The 2012 elections were clearly a victory for Democrats and progressive ideas. President Obama won a decisive Electoral College victory against Former Governor Romney. Despite having 23 seats up for reelection, as opposed to the Republicans’ 10, Democrats actually managed to gain two seats in the Senate. The Democrats won a majority of the House vote in the country, but Republicans kept the House through the redistricting process in 2010. Gay marriage was legalized through ballot initiatives in three different states and recreational marijuana was legalized in two different states.
At the same time, there does not seem to be a liberal groundswell in the same way as in the 2006 or 2008 elections, or the conservative swell in 2010, as both Obama and Speaker John Boehner claim a ‘popular mandate’ to promote their beliefs. Despite clear Democratic victories at the polls, the Democratic Party has shifted towards the center fiscally, to the point where income tax increases on anyone except the top earners is off the table. In light of the fiscal centrism of the Democrats, it seems that the popular mandate from the election is for fiscal reforms that can achieve deficit reduction and continue to spur growth.
Listening to the Republican rhetoric after the election though, this mandate seems to be completely lost on conservative leadership. The talk amongst Republicans is that the reason they lost was because of their failure to reach minorities, in particular Hispanic voters. To remedy this, conservatives in the media from Sean Hannity to Charles Krauthammer have supported comprehensive immigration reform with a path to amnesty for illegal immigrants. Yet, as Heather Mac Donald writes, immigration reform alone won’t bring Hispanic voters to the Republican side. Although Hispanics in America trend towards social conservatism, many of them also believe in government advocacy and a social safety net; they are not one-issue voters, on illegal immigration.
Like Hispanic voters, the majority of Americans are similarly not one-issue voters, which helps to explain the results of this election. Given that the incumbent party has not produced the economic growth that people have hoped, it is natural to expect the challenger to win, an assumption that drove a lot of Republican confidence leading up to the election. The depressed economic situation presented a significant opportunity for a Republican takeover. They chose a good candidate to run against Obama; Romney has good business experience and was productive as governor of Massachusetts. Yet early on in the Republican primaries, he was pushed to the far right on several issues. In terms of immigration, he advocated a position of ‘self-deportation’. And Romney was also forced into advocating drastic tax cuts in a time where sensible deficit reduction is a top goal in Washington right now, and slashing revenues only exacerbates the deficit.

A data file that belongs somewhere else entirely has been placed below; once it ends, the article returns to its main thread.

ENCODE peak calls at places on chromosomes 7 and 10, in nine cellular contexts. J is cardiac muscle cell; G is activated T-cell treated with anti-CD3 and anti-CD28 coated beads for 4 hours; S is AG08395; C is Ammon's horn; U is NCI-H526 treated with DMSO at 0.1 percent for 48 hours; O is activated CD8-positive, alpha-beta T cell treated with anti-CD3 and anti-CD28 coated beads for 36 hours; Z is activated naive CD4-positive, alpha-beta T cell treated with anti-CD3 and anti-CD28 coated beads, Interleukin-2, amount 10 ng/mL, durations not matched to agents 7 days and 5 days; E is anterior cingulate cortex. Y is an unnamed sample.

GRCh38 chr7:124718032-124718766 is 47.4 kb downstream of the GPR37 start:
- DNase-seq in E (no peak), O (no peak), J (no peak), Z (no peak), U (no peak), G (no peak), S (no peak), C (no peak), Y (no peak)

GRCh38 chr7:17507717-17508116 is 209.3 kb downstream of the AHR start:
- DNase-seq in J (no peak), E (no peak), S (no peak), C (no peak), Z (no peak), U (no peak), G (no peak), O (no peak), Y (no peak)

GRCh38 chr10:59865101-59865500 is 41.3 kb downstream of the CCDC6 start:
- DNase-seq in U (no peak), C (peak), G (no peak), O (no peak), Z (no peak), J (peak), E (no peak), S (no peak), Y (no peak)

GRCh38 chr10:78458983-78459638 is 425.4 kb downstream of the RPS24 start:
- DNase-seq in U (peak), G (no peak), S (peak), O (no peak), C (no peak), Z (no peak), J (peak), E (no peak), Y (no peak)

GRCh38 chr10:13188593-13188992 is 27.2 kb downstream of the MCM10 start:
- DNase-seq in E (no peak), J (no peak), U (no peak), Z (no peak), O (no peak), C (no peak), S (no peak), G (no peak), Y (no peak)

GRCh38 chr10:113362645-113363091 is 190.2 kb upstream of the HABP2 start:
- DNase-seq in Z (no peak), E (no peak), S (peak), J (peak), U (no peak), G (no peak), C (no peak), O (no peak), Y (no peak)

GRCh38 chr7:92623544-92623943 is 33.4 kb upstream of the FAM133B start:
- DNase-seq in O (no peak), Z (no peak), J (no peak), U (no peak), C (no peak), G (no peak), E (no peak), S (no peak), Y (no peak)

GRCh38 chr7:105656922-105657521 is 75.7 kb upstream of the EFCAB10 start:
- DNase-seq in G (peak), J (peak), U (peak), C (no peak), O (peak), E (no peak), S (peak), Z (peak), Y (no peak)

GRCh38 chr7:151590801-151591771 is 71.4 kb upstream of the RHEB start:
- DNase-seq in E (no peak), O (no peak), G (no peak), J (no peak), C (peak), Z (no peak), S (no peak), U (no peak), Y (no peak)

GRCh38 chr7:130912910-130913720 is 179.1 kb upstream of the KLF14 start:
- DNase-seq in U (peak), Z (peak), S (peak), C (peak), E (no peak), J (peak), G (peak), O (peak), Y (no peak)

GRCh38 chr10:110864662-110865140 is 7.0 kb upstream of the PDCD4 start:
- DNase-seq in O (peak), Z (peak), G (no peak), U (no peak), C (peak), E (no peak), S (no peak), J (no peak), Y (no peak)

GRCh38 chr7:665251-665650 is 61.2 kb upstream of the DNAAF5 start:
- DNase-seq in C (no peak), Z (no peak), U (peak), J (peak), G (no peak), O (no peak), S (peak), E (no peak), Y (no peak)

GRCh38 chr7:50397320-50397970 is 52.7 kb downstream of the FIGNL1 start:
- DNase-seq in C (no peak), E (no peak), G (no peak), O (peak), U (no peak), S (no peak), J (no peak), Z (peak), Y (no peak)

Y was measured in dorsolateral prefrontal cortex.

This gets at an issue I’ve mentioned before: Republicans need to recognize that they didn’t lose this election solely because they couldn’t connect with Hispanics or Asians (another group whose Democratic leanings confound Republicans, especially given that they are wealthier than Hispanics on average), but because of their radical conservatism which rejected a role of government in people’s everyday lives. That is, quite simply, not a viable electoral strategy. Most Americans don’t believe that the government shouldn’t play a role in our lives; they accept that there are some things that government does better than the private sector. Such a radical interpretation of government would be akin to Democrats favoring government ownership of the means of production. Neither of those positions can win elections in the long run.
What does all this mean for the upcoming months? There are a number of key legislative battles coming up. The first will be the fiscal cliff and deficit reduction negotiations in the next several weeks. Immigration reform and climate change are two topics that figure to come up in the next Congressional term. How the Republicans approach the fiscal cliff will signify how they are willing to approach the next term. Boehner has recognized his situation, and appears open to some sort of compromise. Whether House Republicans are on board or not is a different issue. If they can agree on sensible deficit reduction, that bodes well for resolutions on issues like immigration reform. If Republicans can compromise and move back towards reality, they will succeed in the next few elections. This isn’t just wishful thinking on my part for a sane Republican Party, if they cannot reach compromise with Democrats on the fiscal cliff, immigration, and other issues, Democrats could achieve presidential dominance following conservative overreach similar to Republican dominance from 1968 to 1992.
Did you like this article? Consider joining the DG! Open staff meetings are every Monday at 6:30 p.m. in Kohlberg; or email us at firstname.lastname@example.org.